Although defense lawyers have tried to portray Lynn as a powerless, low-level functionary, the prosecutors in their sentencing memo brand the monsignor as a "central actor" in the archdiocese sex scandals while he served as Cardinal Bevilacqua's secretary for clergy from 1992 to 2004. In that job, prosecutors said, Lynn waged a 12-year campaign of "constant deceit," managing to keep both victims and parishioners in the dark, while displaying "a willingness to sacrifice anyone to please his superiors."

"Defendant's apparent lack of remorse for anyone but himself, his refusal to accept responsibility, and his failure to understand the criminality of his actions all demonstrate character in serious need of rehabilitation," prosecutors Mariana Sorensen and Patrick Blessington conclude. "A maximum sentence may be the only way to impress upon defendant that he committed a serious crime, that there are more important rules to follow than instructions from corrupt or misguided bishops, and that protection of children trumps the reputation of abusers and the institution that harbors them."

Lynn is scheduled to be sentenced at a 9 a.m. hearing Tuesday in front of Judge M. Teresa Sarmina, who presided over the monsignor's ten-week trial After being convicted on June 22 of one count of endangering the welfare of a child, a third-degree felony, Lynn faces a jail sentence of between 3 1/2 and 7 years. If the prosecution's sentencing memo is any guide, Tuesday's hearing won't be a spectacle for the faint-hearted.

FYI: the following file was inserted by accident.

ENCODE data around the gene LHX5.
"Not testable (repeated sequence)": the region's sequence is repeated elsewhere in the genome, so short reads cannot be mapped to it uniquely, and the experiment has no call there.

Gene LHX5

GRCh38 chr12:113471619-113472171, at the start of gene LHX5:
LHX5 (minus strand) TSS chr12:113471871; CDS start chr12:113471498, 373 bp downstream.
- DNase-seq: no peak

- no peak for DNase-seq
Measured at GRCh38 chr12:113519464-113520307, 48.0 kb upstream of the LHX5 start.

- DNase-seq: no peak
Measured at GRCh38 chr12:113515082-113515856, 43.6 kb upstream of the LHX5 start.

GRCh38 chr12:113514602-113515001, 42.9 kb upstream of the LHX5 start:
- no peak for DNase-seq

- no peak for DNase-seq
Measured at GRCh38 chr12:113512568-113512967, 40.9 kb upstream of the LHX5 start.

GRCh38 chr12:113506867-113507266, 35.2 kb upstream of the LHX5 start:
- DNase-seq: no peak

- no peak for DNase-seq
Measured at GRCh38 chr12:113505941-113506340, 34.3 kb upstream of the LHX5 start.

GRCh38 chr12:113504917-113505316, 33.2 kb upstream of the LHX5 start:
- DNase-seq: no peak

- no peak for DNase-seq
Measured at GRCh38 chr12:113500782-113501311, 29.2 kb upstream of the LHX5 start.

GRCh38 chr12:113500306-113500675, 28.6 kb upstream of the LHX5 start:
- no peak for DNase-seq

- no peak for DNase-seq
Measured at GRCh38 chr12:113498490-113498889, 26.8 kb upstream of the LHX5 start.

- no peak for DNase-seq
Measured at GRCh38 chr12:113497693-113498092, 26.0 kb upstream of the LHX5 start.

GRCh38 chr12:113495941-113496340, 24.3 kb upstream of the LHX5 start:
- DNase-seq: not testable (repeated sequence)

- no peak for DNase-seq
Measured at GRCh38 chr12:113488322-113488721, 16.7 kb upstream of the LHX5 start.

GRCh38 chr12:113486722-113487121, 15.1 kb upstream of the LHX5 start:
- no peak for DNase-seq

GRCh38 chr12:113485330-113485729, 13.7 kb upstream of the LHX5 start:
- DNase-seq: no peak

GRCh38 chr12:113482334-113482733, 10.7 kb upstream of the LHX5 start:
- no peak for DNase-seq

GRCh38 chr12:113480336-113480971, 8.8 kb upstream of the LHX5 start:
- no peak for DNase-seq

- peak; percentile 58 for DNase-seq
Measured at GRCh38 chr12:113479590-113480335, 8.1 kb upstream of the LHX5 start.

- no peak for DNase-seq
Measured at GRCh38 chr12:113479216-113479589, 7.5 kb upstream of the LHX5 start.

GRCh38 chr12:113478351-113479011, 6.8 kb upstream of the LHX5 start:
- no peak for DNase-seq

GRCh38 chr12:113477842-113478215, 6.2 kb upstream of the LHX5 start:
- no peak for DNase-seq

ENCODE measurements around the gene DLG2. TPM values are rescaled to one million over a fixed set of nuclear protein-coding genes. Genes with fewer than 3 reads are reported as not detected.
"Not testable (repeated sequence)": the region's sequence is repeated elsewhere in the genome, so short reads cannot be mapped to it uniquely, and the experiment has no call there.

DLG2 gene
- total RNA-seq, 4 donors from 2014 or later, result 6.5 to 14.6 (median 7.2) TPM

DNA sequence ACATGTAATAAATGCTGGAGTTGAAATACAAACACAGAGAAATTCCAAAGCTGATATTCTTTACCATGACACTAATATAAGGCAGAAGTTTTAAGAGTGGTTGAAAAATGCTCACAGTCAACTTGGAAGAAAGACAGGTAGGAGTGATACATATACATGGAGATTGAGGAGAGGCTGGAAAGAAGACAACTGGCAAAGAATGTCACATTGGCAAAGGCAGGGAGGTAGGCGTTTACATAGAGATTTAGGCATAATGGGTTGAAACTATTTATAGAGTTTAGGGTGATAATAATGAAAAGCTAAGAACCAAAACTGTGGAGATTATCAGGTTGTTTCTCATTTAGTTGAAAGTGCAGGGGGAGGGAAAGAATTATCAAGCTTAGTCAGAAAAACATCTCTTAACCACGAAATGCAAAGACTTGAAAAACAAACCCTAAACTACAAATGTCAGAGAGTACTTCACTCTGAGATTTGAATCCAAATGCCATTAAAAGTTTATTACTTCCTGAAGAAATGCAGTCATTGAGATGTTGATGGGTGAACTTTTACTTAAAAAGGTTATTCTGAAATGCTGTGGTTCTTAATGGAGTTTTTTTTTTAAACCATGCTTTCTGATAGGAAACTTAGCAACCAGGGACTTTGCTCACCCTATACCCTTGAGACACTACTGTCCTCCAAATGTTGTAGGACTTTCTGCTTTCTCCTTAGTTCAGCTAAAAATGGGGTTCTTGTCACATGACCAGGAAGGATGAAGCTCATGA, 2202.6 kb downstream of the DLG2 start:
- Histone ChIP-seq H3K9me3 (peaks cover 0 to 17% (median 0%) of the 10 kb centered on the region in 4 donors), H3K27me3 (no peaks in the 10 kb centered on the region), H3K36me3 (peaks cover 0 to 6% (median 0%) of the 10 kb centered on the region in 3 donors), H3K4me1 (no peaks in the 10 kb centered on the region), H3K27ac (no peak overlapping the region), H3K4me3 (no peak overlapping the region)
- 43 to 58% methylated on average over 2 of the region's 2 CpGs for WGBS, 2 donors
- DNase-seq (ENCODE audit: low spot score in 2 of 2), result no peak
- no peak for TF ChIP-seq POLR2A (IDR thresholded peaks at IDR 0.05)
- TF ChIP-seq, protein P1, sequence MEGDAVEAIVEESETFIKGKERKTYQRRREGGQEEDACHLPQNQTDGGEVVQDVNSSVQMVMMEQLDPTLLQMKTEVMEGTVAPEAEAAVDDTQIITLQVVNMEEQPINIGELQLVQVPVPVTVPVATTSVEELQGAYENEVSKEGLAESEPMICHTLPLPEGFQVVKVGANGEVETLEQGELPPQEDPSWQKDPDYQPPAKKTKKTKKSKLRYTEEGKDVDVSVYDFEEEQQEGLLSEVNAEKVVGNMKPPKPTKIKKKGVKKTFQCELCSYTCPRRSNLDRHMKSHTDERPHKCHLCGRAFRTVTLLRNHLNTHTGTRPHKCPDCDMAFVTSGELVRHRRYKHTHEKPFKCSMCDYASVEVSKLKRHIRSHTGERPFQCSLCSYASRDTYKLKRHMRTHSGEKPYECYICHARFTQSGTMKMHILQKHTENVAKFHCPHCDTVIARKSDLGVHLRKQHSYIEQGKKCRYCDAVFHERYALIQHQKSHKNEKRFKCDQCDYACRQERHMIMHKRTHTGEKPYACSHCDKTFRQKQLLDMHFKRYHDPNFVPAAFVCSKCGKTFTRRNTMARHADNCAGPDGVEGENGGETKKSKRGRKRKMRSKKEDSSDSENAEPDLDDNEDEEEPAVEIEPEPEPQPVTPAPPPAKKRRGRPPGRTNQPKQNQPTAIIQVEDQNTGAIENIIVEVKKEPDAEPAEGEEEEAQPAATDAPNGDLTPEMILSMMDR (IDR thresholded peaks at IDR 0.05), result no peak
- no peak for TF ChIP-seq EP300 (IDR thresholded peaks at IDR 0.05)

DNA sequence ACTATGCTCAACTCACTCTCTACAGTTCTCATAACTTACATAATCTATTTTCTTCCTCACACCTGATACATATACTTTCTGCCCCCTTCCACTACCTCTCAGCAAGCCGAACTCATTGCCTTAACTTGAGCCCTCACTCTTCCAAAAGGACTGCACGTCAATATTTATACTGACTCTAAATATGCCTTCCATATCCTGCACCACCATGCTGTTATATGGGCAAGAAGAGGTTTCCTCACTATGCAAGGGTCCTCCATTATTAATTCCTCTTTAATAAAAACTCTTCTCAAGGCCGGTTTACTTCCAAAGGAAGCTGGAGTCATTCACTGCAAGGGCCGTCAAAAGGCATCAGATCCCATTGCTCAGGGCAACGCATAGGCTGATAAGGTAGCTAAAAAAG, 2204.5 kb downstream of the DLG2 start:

Thursday, July 19, 2012

Defense Lawyers Argue Judge Should Give Monsignor Minimum Sentence and Let Him Out on Bail Pending Appeal

Msgr. William J. Lynn poses "no danger to the public," his defense lawyers argue, so putting him away for a maximum prison term of seven years would amount to "cruel and unusual punishment." Lynn's defense lawyers are also asking that Lynn be freed from jail pending an appeal.

On Tuesday, Lynn will stand before Judge M. Teresa Sarmina, and be sentenced for his June 22 conviction on a third-degree felony of endangering the welfare of a child. He is facing a prison term of between 3 1/2 to 7 years. Assistant District Attorney Patrick Blessington has already said that the prosecution will seek the maximum sentence of seven years for Msgr. Lynn.

Lynn's defense team, however, argued in a sentencing memo filed Wednesday that Lynn has never touched a child, and that "no reported Pennsylvania case has ever dealt with a situation where an individual had been convicted of EWOC [endangering the welfare of a child] without ever knowing the child that he or she was accused of endangering."

Inside The Jury Room, Part Two

Taleah Grimmage, Juror No. 7, has finally explained why that not guilty verdict on the conspiracy charge against Msgr. Lynn left her with knots in her stomach.